In fashion, whenever people use the terms “African fashion” they are normally only referring to work from the fashion capitals like Johannesburg, Lagos, Cairo, Nairobi and Dakar.
This is something that Sunny Dolat, a Kenyan creative director, cultural producer and fashion curator wants to change. But rather than complain about it on social media and then carry on with business as usual, he decided to do something about it.
Nairobi-based Dolat, who is a co-founder of Kenyan multidisciplinary squad, The Nest Collective, decided to use his recent commission to curate and perform at the N’gola Biennale to explore a more inclusive representation of African fashion.
He created curated and performed in an expansive fashion installation and ritual called In Their Finest Robes, The Children Shall Return.
This performance, which took place at sunrise on the shores of Sao Tome and Principe, featured Dolat as well as 56 models, each wearing a look by a designer from each of the 54 countries on the continent. The remaining two looks represented Sao Tome and Principe, the West African island often excluded from conversations around African fashion, while the last look represented the African diaspora.
The installation and performance was a powerful reinforcement of something Dolat had stated to Design Indaba in an earlier interview, which is that he wanted to bring the whole of Africa to Africa to Sao Tome.
For Dolat, who will be speaking at Design Indaba 2020, the idea that just because one has not heard of designers in certain African countries does not mean that they are not producing work that is not good enough.
“So, Somalia might be having unrest, but people are getting dressed every day. They are getting their clothes from somewhere. I would not be surprised if there is a thriving fashion industry there. Maybe it is not structured in the way that we structure ours, but there are designers and people are getting dressed,” said Dolat.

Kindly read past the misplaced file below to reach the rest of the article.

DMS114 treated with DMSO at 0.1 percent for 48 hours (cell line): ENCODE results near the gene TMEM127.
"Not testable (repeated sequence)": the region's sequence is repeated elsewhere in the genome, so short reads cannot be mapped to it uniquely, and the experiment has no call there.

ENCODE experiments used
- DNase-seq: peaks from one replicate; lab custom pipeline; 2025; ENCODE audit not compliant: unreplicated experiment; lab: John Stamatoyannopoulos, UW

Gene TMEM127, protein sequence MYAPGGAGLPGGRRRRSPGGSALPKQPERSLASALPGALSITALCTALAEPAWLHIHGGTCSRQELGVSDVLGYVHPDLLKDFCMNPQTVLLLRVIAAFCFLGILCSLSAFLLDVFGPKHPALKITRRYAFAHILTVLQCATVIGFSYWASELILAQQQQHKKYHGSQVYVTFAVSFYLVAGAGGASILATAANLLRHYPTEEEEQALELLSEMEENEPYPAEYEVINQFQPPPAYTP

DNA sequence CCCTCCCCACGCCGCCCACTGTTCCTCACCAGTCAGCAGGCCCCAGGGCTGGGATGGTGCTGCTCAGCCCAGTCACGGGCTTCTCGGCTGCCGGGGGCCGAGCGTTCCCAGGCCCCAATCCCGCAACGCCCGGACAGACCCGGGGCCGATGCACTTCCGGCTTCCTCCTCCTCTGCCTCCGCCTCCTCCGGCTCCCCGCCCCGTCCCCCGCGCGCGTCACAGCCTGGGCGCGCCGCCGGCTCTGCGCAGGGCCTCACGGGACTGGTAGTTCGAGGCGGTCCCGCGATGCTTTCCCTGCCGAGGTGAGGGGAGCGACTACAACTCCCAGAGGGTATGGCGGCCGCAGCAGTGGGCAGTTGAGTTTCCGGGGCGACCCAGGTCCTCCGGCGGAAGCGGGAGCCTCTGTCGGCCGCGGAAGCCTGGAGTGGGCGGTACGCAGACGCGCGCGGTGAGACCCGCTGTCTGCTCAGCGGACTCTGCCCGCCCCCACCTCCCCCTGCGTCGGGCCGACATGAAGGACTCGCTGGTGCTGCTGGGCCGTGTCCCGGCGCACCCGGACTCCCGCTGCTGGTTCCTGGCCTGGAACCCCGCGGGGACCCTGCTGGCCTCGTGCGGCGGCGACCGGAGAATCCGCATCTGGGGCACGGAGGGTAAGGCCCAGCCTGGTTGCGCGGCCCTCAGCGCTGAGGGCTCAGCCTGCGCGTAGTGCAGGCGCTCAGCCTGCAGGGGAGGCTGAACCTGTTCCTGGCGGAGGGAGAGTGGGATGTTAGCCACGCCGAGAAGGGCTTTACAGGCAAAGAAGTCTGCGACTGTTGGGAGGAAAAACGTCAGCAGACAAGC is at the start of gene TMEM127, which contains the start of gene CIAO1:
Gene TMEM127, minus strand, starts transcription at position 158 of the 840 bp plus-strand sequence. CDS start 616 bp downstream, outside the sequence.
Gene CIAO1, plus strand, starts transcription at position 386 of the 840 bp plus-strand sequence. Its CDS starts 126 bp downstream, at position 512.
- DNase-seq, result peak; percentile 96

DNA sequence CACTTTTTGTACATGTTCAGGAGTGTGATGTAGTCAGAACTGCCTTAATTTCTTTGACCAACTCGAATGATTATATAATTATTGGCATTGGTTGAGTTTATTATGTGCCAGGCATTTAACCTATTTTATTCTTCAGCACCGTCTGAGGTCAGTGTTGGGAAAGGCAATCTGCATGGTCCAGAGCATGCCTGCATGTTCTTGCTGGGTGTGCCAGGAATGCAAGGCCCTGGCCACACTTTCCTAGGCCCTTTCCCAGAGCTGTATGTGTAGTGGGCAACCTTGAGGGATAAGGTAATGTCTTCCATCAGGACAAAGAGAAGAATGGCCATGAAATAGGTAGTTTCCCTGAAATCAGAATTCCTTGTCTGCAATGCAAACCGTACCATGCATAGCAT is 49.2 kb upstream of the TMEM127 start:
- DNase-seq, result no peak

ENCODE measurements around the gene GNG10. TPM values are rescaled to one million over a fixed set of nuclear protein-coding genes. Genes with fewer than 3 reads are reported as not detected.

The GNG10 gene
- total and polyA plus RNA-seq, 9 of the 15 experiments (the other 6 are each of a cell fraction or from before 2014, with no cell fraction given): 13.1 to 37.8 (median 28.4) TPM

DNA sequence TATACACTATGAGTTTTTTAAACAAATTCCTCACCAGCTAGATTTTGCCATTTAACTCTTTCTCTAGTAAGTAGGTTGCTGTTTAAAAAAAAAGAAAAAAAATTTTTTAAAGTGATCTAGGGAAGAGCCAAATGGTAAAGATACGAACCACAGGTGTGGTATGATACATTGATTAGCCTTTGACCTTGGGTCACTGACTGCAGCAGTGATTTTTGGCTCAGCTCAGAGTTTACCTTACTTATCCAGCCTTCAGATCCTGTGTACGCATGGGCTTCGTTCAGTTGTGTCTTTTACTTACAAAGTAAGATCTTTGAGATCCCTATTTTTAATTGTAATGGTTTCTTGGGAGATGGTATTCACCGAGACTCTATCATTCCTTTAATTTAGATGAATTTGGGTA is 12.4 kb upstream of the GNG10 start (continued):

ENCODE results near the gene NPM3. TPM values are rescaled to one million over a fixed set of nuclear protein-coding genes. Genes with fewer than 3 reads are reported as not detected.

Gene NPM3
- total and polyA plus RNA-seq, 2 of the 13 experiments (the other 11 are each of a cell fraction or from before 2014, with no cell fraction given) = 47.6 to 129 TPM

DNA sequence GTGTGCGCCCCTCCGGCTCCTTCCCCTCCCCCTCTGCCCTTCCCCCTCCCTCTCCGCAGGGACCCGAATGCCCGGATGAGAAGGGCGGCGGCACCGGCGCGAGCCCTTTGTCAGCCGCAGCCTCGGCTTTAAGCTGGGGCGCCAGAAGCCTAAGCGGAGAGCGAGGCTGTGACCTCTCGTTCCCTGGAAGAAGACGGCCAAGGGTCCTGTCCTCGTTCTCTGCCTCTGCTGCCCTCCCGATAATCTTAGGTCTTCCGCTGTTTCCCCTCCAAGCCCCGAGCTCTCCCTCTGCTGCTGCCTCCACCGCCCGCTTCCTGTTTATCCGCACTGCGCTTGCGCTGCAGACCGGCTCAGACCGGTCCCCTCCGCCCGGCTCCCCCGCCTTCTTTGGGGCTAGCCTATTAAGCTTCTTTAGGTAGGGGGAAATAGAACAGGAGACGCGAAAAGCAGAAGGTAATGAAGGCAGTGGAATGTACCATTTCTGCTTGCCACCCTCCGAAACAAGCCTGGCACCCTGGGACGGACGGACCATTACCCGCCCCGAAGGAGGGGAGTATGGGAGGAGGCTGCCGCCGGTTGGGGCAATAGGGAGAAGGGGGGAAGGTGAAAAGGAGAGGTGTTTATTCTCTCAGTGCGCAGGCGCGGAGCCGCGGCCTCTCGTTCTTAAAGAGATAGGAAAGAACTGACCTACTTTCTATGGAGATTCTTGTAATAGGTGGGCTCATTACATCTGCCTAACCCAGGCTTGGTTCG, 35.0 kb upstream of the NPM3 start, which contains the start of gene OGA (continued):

Dolat’s and his team at The Nest Collective work not only in fashion but their projects also cover film, literature, visual arts, events and music.
In 2014, the collective released a film called Stories of Our Lives which focusssed on the lives of Kenyans in the LGBTQ+ community. The film was banned by the Kenyan department of Film Services for “promoting homosexuality”.
Other projects Dolat managed include releasing a fashion book called Not African Enough. The book not only explores contemporary Kenyan fashion but it also explored wider issues regarding Africa's place in global cultural debate and dialogues.
In it, Dolat challenged narrow definitions of African design and showcased original, unencumbered thinking and practice from African creatives.
Over the past two years Dolat has curated two big fashion exhibitions. The first being Salt of the Earth for the Kenyan Pavilion at the International Fashion Showcase at Somerset House. While in the second project, called Beyond Expectations, he showcased the work of African designers at the Institut Suedois in Paris.
For Dolat it is important for the fashion industry to have much more complex conversations around African fashion but before one looks to the international community, it needs to start with local creatives.
For his part, he chooses to focus his attention on designers who are putting out a more nuanced idea of what African fashion is. He says: “I have chosen to focus on people whose work is innovative, whose work showed that some thought had gone into it, and who are using textiles that are not often seen or talked about. People who are designing new textiles, and are, in fact, adding to the library of existing textiles. That stuff is so important to highlight.”
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